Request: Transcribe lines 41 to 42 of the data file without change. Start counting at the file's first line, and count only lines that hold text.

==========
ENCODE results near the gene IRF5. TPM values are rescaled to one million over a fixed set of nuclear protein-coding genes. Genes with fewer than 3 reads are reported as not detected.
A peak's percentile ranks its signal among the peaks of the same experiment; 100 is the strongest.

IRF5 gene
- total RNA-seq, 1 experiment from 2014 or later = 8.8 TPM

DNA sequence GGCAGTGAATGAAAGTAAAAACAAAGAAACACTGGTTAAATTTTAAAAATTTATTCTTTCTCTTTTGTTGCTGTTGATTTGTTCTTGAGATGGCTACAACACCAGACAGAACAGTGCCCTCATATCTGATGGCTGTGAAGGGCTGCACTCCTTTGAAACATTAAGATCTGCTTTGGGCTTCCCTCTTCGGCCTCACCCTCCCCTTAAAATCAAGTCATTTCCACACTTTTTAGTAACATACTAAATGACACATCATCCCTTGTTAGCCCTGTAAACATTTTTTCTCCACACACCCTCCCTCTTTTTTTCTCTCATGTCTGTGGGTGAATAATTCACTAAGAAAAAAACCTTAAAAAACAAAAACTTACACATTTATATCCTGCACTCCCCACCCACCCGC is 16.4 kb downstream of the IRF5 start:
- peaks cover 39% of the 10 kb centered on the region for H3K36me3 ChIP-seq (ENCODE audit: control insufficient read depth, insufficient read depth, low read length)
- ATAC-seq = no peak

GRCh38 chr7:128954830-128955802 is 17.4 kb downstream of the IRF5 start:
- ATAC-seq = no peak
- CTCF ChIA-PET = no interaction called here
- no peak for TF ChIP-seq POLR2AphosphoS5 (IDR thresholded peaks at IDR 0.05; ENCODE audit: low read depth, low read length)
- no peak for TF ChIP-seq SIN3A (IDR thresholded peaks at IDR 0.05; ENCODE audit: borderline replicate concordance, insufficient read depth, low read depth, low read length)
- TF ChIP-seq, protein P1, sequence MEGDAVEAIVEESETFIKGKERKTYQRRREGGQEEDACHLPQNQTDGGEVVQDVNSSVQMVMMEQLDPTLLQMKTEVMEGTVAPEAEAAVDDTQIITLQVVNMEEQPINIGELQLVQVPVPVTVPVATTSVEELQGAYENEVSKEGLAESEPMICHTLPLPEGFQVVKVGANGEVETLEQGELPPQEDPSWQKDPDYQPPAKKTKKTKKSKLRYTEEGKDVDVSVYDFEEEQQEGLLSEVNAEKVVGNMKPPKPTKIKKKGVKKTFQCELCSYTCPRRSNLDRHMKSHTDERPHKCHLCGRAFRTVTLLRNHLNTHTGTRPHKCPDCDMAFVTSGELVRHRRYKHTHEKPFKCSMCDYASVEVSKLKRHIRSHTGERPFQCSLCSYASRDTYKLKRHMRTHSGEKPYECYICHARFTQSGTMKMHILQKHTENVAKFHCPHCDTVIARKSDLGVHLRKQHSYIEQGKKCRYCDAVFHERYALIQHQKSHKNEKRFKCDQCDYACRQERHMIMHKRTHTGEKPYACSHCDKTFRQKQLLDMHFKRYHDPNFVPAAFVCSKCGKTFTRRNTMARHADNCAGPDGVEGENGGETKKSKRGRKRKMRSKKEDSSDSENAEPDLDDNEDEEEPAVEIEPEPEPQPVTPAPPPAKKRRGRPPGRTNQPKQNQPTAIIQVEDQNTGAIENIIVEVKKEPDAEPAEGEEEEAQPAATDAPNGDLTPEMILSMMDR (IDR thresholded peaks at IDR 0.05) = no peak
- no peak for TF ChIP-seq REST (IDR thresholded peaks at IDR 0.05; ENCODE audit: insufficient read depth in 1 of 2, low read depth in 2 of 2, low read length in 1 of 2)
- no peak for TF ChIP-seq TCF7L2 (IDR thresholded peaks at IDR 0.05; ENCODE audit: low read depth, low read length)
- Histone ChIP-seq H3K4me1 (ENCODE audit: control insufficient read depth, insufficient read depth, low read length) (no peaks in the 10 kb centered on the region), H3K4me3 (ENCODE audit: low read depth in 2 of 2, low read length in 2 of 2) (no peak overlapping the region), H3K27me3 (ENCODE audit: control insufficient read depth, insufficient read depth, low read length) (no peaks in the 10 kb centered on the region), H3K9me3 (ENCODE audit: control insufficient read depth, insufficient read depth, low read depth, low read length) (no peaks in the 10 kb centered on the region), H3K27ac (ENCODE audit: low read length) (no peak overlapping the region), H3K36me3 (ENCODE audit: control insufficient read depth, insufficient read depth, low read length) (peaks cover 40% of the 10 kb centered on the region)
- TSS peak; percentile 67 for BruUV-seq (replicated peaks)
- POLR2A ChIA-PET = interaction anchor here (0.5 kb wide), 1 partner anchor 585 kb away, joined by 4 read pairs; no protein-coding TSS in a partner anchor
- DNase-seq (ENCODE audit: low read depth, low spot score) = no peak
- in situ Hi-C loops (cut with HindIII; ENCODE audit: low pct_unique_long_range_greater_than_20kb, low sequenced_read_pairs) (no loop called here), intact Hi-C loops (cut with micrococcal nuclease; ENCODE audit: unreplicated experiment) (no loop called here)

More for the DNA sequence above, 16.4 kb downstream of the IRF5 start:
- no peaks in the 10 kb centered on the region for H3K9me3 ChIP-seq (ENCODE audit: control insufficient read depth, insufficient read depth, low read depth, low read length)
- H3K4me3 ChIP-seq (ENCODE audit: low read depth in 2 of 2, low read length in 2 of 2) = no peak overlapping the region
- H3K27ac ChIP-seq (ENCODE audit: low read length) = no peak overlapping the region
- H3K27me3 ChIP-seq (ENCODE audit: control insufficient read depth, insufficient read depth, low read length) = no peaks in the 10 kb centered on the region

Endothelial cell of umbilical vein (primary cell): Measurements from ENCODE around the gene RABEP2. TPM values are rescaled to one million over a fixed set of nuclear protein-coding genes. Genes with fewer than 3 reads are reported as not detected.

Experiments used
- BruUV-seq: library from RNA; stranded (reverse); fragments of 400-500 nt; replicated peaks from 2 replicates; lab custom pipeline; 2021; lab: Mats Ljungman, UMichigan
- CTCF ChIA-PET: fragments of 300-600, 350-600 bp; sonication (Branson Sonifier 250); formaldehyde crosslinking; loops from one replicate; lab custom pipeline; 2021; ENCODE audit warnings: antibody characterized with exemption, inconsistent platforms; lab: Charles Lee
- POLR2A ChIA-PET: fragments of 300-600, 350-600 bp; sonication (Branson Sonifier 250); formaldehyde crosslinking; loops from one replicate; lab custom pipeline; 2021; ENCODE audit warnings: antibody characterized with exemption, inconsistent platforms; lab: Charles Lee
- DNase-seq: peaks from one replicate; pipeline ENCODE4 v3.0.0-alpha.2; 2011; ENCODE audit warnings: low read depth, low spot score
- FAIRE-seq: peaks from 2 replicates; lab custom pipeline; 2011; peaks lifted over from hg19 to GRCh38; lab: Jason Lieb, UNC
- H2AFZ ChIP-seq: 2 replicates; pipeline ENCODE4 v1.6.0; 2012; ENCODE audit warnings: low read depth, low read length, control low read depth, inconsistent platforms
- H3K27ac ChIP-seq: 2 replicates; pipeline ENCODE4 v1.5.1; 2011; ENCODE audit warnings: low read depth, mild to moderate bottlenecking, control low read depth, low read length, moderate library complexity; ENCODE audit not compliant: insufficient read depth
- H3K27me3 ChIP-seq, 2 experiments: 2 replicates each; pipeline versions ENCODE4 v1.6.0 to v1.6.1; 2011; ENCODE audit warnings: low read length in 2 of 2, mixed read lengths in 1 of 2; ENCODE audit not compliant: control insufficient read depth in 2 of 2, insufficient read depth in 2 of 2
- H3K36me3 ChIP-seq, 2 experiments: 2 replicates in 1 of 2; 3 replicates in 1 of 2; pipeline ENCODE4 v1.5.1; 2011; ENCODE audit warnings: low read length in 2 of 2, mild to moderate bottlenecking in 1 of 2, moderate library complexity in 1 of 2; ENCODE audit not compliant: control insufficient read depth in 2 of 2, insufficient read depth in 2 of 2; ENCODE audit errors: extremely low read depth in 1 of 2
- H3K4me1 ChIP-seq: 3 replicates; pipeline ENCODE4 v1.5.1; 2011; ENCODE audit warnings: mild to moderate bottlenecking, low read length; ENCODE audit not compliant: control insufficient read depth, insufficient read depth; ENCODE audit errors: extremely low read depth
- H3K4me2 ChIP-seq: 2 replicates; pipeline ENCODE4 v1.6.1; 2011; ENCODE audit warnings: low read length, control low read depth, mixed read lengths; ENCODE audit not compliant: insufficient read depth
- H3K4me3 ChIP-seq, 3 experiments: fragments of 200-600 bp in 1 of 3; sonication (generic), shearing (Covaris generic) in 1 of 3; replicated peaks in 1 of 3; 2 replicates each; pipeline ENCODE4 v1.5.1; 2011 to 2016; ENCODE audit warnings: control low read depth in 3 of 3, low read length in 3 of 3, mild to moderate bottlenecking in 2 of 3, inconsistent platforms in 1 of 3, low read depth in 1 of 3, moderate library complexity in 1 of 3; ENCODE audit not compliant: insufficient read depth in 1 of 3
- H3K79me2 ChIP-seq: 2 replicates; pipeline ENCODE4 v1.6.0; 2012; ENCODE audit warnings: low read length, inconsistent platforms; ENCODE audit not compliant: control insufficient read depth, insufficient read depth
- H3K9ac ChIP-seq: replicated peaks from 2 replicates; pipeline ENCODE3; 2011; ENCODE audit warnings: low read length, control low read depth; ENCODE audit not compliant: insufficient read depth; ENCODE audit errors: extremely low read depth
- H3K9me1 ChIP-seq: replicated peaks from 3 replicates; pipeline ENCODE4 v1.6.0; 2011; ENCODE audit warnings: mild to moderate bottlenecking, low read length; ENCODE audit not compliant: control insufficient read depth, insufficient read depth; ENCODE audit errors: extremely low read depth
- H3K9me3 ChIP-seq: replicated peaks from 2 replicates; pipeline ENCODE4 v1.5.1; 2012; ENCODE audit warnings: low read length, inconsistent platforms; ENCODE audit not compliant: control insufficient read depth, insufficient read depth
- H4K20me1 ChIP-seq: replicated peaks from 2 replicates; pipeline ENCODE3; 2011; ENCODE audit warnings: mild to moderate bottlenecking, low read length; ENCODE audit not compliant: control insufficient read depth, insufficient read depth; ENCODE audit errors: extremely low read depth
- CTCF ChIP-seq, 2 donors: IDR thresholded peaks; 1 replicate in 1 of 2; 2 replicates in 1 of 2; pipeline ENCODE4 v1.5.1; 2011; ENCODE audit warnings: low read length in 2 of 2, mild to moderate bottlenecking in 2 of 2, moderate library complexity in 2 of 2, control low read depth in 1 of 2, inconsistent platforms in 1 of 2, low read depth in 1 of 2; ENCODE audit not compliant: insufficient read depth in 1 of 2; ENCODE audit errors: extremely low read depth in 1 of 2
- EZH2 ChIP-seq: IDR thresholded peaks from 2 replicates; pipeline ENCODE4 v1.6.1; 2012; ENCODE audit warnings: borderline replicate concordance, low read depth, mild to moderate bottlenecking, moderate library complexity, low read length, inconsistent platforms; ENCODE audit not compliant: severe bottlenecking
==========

- H3K9ac ChIP-seq: replicated peaks from 2 replicates; pipeline ENCODE3; 2011; ENCODE audit warnings: low read length, control low read depth; ENCODE audit not compliant: insufficient read depth; ENCODE audit errors: extremely low read depth
- H3K9me1 ChIP-seq: replicated peaks from 3 replicates; pipeline ENCODE4 v1.6.0; 2011; ENCODE audit warnings: mild to moderate bottlenecking, low read length; ENCODE audit not compliant: control insufficient read depth, insufficient read depth; ENCODE audit errors: extremely low read depth